Choosing the right shoe for your foot is very important for maintaining good foot health, while helping to prevent injuries and many common podiatric conditions such as plantar fasciitis, neuropathy, corns, calluses, bunions, hammertoes, Achilles tendon pain, ingrown toenails, and more.
There are seven basic tips on selecting the best possible shoes to keep your feet healthy:
- Get the size right. Start by having your feet measured at a shoe store. Know the length and width of your feet. Every time you buy shoes you should have your feet measured, as people’s feet widen and stretch as they age. Shop at the end of the day when your feet are at their widest. Don’t buy shoes that feel tight thinking you’ll wear them in.
- Start with a firm foundation. Your feet support the entire body so test the quality of a shoe’s foundation before purchasing it. It should offer plenty of support. Gently bending the shoe at the toe will clue you in on whether the foundation is too soft (it will fold in half). A good foundation will bend slightly but remain mostly rigid.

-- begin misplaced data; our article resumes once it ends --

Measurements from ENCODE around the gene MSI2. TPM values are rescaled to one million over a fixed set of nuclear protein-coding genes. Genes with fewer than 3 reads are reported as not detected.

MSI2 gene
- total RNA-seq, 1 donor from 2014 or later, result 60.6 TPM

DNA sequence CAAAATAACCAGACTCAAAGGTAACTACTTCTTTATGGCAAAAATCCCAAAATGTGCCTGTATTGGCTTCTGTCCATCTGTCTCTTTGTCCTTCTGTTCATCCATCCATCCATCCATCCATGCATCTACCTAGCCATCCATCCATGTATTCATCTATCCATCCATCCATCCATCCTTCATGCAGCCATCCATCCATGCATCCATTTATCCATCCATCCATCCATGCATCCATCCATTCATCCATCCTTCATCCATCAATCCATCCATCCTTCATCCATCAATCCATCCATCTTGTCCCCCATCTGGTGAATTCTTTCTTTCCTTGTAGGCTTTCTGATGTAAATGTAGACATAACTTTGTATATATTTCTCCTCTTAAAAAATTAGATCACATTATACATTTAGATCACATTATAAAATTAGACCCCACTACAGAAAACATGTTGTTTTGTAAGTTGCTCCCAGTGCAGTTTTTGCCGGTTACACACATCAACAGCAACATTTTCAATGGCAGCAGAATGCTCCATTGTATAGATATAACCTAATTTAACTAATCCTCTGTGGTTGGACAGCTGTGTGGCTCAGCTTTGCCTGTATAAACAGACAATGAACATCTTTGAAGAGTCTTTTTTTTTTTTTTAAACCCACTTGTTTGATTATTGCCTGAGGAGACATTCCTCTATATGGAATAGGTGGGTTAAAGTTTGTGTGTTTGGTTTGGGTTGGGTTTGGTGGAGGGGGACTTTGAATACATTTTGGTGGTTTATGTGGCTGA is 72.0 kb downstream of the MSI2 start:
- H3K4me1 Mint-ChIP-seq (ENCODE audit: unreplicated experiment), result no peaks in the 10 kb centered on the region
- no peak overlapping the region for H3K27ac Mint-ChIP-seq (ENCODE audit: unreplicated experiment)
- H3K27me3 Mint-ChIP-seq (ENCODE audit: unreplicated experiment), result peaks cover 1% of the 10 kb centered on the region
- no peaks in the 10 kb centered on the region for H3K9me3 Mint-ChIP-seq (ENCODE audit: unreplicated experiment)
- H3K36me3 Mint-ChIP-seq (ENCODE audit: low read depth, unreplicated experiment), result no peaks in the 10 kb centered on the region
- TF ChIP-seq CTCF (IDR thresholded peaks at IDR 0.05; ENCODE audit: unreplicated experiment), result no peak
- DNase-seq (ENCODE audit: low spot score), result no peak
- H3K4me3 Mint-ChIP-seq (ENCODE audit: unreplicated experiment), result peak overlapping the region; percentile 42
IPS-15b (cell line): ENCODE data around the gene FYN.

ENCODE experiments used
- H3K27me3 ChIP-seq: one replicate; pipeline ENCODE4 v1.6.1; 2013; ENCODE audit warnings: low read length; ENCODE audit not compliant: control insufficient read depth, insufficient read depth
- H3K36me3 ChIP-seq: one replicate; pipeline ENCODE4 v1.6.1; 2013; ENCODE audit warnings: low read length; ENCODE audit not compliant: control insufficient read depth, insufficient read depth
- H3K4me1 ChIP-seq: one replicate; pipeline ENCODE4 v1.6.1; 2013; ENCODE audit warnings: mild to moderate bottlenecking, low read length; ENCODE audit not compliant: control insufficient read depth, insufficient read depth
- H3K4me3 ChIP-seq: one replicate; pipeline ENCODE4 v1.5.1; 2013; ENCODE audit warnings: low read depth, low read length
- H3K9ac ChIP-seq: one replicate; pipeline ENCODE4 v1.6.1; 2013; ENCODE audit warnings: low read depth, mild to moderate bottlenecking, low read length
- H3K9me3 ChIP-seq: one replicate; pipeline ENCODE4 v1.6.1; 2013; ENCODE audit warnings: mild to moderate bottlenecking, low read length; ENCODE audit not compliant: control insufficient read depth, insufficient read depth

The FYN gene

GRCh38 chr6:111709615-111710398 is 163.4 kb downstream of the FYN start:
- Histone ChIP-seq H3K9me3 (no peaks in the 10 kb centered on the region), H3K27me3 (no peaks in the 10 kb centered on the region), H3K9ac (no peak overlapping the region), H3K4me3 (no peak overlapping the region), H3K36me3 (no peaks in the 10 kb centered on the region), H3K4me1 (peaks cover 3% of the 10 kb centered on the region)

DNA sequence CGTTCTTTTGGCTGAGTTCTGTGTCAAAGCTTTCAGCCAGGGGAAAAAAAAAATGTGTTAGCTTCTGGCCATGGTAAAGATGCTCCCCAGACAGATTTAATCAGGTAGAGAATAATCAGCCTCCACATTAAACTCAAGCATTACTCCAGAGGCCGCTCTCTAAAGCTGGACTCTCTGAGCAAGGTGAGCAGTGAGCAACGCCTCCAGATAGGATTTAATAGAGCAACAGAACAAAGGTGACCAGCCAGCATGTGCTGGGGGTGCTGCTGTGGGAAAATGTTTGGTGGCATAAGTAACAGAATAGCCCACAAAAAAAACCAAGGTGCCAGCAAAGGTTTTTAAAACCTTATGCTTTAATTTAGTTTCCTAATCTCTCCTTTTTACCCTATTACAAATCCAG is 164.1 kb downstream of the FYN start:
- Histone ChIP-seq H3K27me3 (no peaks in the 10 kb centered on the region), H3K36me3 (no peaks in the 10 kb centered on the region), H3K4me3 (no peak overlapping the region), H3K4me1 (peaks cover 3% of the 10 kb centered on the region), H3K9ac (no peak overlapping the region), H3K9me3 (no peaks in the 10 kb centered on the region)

- Insist on arch support. Flat-soled soles will cause pain in your feet over time, so choose shoes that have built-in arches.
- Lace it up. Shoes with laces provide better support than slip-ons because they do a better job of holding your foot in place with the sole, and they provide better support.
- Let the toes breathe. It’s important that shoes are not too narrow at the tip (toe box). Wider toe boxes give toes the room they need and will prevent hammertoes, bunions and neuropathy from developing.
- Choose comfort first. Bargain shoes or the latest trends should take a back seat to comfort. Try on different brands and styles to see what is most comfortable. If you must wear high heels, don’t do it every day and choose heels that are wider and lower than stilettos. Make sure the toe box is not too narrow as well.
- Nothing lasts forever: especially shoes. When your shoes start to wear down around the balls of the feet and heels, it’s time to toss them.
Ask your podiatrist for other recommendations on proper shoes and what specific features you might want to look for when purchasing new shoes.